“What do we and the people of the Bible have in common? The anxieties and joys of living; the sense of wonder and the resistance to it; the awareness of the hiding God and moments of longing to find a way to Him.”
Heschel begins by noting the absence of the Bible in general philosophies of God and specifically Western philosophy. Heschel states that the “basic premises of Western philosophy are derived from the Greek rather than the Hebraic thinking…….philisophical reflection about religion has been operating from Athens rather than Jerusalem.” This view unfortunately, has also been prevalent in the Church and prevails through-out much of Christian Theology and history. Fortunately though, the last 30-40 years has seen an increase in scholarship working towards bringing out the Hebraic context of Jesus, the New Testament and 1st Century Christianity and Judaism as a whole. While scholarship is working toward bringing a more balanced approach to the philosophies of religion and theology, there is much to be done to get this information to the masses.
Heschel says the central thought of Judaism is The Living God and that the supreme problem for a philosophy of Judaism is:
- What are the grounds for man’s believing in the realness of the living God?
- Is man at all capable of discovering such grounds?
- Unless we seek God, may we fail to find Him?
- Is there a way of developing sensitivity to God and attachment to His presence?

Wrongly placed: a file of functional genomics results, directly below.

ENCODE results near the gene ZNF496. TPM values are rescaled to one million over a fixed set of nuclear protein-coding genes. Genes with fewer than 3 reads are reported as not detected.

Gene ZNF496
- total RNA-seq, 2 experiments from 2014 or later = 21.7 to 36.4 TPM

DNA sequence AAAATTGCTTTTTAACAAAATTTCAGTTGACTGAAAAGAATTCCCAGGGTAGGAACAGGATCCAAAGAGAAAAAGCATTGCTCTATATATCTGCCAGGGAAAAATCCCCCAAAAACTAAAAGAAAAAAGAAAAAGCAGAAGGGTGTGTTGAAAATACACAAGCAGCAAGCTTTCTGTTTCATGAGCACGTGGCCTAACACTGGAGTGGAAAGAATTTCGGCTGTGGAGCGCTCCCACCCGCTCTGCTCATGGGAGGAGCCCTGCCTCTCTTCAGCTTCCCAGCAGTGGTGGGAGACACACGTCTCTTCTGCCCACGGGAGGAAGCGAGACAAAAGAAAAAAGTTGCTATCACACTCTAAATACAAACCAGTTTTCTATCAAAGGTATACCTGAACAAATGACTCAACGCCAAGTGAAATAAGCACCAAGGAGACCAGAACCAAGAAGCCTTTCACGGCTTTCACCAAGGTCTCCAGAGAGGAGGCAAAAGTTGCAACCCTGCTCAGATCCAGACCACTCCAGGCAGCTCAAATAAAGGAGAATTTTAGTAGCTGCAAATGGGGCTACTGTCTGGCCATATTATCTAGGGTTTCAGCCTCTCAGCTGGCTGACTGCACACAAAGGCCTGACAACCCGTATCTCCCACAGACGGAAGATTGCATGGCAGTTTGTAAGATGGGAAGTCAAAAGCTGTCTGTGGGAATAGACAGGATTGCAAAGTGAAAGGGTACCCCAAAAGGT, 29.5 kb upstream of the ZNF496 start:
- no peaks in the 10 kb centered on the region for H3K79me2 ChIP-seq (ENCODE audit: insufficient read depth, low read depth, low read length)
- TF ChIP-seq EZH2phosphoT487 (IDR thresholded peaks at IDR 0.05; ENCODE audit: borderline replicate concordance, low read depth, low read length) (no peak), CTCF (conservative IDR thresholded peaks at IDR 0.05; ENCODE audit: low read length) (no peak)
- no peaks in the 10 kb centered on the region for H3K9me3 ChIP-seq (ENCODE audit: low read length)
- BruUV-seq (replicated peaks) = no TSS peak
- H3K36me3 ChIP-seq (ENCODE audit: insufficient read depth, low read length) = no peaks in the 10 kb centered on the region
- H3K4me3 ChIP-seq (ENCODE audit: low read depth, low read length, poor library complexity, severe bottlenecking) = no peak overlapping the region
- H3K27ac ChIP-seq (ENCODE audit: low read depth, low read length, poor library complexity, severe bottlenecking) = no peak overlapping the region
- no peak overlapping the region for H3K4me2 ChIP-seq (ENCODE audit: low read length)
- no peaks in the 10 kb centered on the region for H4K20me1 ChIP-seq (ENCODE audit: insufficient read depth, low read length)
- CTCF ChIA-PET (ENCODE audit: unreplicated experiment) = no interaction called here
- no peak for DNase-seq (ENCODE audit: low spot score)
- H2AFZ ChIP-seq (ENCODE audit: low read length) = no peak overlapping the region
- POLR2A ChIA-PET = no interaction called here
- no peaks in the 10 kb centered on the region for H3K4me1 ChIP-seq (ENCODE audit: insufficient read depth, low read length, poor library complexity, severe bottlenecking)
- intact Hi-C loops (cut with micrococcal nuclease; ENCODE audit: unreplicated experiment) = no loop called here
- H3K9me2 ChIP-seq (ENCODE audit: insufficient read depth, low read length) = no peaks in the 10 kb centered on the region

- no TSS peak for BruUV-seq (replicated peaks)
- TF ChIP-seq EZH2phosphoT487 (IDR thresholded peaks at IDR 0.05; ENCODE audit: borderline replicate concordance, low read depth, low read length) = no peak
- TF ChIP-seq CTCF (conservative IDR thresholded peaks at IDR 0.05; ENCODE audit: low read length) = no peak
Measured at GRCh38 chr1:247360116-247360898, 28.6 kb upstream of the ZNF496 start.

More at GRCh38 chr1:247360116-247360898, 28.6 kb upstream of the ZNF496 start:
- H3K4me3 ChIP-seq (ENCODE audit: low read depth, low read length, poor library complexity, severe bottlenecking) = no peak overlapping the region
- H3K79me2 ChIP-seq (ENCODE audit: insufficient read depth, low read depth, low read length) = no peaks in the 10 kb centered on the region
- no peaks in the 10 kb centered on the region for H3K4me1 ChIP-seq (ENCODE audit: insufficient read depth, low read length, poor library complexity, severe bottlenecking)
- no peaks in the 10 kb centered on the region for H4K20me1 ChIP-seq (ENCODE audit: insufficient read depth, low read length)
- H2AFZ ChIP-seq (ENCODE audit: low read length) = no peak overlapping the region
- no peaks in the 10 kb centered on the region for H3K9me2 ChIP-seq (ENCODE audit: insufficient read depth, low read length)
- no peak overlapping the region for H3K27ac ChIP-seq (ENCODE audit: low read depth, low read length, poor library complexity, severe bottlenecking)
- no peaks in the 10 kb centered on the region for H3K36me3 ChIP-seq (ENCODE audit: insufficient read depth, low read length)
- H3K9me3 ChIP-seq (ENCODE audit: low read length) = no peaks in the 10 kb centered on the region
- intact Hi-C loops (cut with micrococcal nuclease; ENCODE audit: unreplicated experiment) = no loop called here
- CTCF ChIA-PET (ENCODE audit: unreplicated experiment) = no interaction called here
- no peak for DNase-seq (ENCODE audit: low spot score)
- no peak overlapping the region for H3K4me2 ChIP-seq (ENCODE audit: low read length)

Heschel says that the prophets appeal to the spiritual power in man and that the initiative and intensity of seeking God is within man’s power. He also states that “it is true that in seeking Him we are assisted by Him.” Heschel states that an element in seeking Him includes the fact of keeping His commandments (Psalm 119) and that prayer goes beyond seeking help and it is ultimately about seeking Him.
“But from there you will seek the Lord your God and you will find him, if you search after him with all your heart and with all your soul.” Deuteronomy 4:29
“You will seek me and find me, when you seek me with all your heart” Jeremiah 29:13
“Seek the Lord and his strength; seek his presence continually!” Psalm 105:4
Heschel states that God is waiting for man to seek Him. That we must go on trying to return to Him, to care for Him.
“The Lord looks down from heaven on the children of man, to see if there are any who understand,  who seek after God.” Psalm 14:2
“It is an exceptional act of divine grace that those who do not care for Him should suddenly discover that they are near Him”
“I was ready to be sought by those who did not ask for me; I was ready to be found by those who did not seek me.
I said, “Here am I, here am I,” to a nation that was not called by  my name.” Isaiah 65:1
Heschel lists three ways to seek Him, three starting points of contemplation about God that are based on three Biblical passages:
- The way of sensing the presence of God in the world, in things. (Isaiah 40:26)
- The way of sensing His presence in the Bible. (Exodus 20:2)
- The way of sensing His presence in sacred deeds. (Exodus 24:7)
These three ways that lead to Him also correspond to the main aspects of religious experience: worship, learning and action. “The God of nature is the God of history, and the way to know Him is to do His will.”
May grace and shalom be multiplied upon you in the name of Yeshua (Jesus) the Messiah!